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Upper Semi-Continuous Collections, filling up the half-plane

joypav

Active member
Mar 21, 2017
151
Let $X = [0, ∞) \times R$. Consider the following collections of sets filling up $X$.

(i.) Let $G = \left\{ \left\{ x \right\} \times R : x ≥ 0 \right\}$. Show that $G$ is not upper semi-continuous.

(ii.) Let $G′ = \left\{ \left\{ x \right\} \times [0, 1] : x > 0 \right\}$; let $G = G′ \cup \left\{ \left\{ (x, y) \right\} : x > 0, y \notin [0, 1] \right\} \cup \left\{ \left\{ 0 \right\} \times R \right\}$. Show that $G$ is upper semi-continuous.

(iii.) Let $G′ = \left\{ \left\{ x \right\} \times [0, 1]|x ≥ 0 \right\}$; let $G = G′ \cup \left\{ \left\{(x, y) \right\} : x ≥ 0, y \notin [0, 1] \right\}$.
(So $G$ is $G′$ together with the singletons that are not in any elements of $G′$)
Show that $X/G$ is homeomorphic to $X$.


Proof of (i.):
Let $g_x := \left\{x\right\} \times R$.
Consider $g_0 := \left\{0\right\} \times R \in G$.
Let $U = \left\{ (x, y) : y > 1/x \right\} \cup \left\{ (x, y) : y < 1/x \right\}$.
Then $U$ is open, as it is the union of two open sets.
Note that $U^c = \left\{ (x, y) : xy=1 \right\}$.

Claim: $g_0 \subset U$
$\triangleright$ Let $(x, y) \in g_0 \implies x=0, y \in R \implies xy=0$ for ever $y \implies xy \neq 1$ for every $y \implies (x, y) \notin U^x \implies (x, y) \in U$ //

By way of contradiction, assume that $G$ is upper semi-continuous.
Then, $\exists V$ open such that,
1. $g_0 \subset V$
2. if $g_x \in G$ is such that $g_x \cap V \neq \emptyset$ then $g_x \subset U$

Claim: There is some $g_x$ (different of $g_0$) which intersects $V$.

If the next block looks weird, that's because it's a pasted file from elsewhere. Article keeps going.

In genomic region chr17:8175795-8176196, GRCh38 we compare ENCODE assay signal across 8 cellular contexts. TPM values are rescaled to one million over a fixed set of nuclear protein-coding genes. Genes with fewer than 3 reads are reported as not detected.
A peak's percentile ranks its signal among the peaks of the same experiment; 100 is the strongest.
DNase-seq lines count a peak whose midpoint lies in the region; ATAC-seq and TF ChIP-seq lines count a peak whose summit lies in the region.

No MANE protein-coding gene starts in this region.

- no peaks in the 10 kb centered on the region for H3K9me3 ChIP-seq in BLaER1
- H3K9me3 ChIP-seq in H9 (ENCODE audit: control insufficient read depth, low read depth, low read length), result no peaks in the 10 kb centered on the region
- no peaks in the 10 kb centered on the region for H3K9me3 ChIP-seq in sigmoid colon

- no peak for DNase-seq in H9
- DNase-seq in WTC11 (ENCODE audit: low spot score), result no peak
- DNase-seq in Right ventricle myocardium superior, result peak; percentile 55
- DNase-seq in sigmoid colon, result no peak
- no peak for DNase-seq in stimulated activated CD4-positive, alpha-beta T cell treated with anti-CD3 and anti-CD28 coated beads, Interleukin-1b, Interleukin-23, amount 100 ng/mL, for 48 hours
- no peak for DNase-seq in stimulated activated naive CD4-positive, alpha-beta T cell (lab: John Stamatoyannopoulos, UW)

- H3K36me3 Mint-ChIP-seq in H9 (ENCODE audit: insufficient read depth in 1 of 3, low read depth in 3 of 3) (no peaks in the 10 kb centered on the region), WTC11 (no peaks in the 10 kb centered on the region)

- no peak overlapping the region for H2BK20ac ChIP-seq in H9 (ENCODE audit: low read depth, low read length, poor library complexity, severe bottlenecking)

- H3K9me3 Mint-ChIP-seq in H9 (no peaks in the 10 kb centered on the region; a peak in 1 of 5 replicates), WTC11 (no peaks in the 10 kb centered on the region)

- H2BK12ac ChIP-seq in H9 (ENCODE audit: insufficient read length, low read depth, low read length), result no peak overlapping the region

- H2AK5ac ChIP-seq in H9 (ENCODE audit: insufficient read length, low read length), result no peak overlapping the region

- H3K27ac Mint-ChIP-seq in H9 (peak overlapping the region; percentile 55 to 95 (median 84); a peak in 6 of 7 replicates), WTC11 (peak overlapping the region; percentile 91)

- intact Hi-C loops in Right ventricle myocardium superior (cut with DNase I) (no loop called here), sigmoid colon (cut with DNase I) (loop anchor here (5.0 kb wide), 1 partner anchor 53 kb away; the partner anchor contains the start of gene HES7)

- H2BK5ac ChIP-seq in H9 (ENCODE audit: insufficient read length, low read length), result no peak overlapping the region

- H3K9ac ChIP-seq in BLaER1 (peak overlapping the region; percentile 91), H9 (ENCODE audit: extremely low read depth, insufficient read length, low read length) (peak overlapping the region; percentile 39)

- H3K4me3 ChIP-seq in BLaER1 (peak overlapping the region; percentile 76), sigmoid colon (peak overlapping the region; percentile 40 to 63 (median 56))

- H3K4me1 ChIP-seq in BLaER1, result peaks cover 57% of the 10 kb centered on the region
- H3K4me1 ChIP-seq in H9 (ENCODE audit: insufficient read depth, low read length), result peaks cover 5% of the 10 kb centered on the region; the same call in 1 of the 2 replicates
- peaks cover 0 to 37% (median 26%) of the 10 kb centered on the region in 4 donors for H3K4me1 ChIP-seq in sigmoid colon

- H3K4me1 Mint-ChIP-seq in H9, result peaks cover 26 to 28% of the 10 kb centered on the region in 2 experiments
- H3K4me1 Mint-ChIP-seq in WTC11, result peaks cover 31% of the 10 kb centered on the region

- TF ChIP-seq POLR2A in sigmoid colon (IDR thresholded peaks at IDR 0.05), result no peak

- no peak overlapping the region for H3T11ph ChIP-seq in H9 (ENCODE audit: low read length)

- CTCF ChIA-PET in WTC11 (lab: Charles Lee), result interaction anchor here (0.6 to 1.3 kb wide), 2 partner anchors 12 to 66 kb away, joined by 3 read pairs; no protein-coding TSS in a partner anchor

$\triangleright$ Suppose not. Then, for every $(x, y) \in V, x=0$ (otherwise $V$ would intersect a $g_x$). But $g_0$ must be contained in $V$ by definition, $\implies g_0 = V$, a contradiction. //

So, we have $g_x \neq g_0$ such that $g_x \cap V \neq \emptyset \implies g_x \subset U$ (definition of upper semi-continuous).
Choose $(x, 1/x) \in g_x$. Then, $xy = x(1/x) = 1 \implies g_x \cap U^c \neq \emptyset \implies g_x \not\subset U$, a contradiction.
$\implies G$ is not upper semi-continuous.
This okay?

Thoughts on (ii.):
Checking the individual points...
Consider $(x, y), x>0, y \notin [0,1]$.
Let $U$ be an open set such that $(x, y) \in U$.

Case 1: $U \cap (G' \cup \left\{\left\{0\right\} \times R \right\}) = \emptyset$
Then, just let $V=U$. Need to check this $V$ satisfies 1. and 2.
1. $(x, y) \in U \implies (x, y) \in V$
2. if some $(x', y') \in V \implies (x', y') \in U$

Case 2: $U \cap G' \neq \emptyset$ and $U \cap \left\{\left\{0\right\} \times R \right\} = \emptyset$
Let $F = \left\{g_x \in G' : g_x \cap U \neq \emptyset\right\}$.
Let $V = U - (\cup_{g_x \in F} g_x ) = U \cap (\cup_{g_x \in F} g_x )^c \implies V$ open, as it is the intersection of two open sets.
Then the only things left to intersect $V$ are the individual points, and I can use the same argument as in Case 1 to show $V$ satisfies 1. and 2.
... is this the right idea, or not so much?


I would love some help with (ii.) and (iii.). Though I think figuring out (ii.) would be enough to help me understand (iii.).
I see that for (ii.) I need to check each piece, meaning...
$\cdot$ for the y-axis, if an open set $U$ contains the y-axis I can find a $V$ satisfying u.s.c. criteria
$\cdot$ for each vertical line (going from $y$ is 0 to 1), if an open set $U$ contains one of these lines, then I can find a $V$ satisfying u.s.c. criteria
$\cdot$ for and individual point, if an open set $U$ contains this point then I can find a $V$ satisfying u.s.c. criteria

Also, definitely need help with seeing that the decomposition space is homeomorphic to our space $X$!
 
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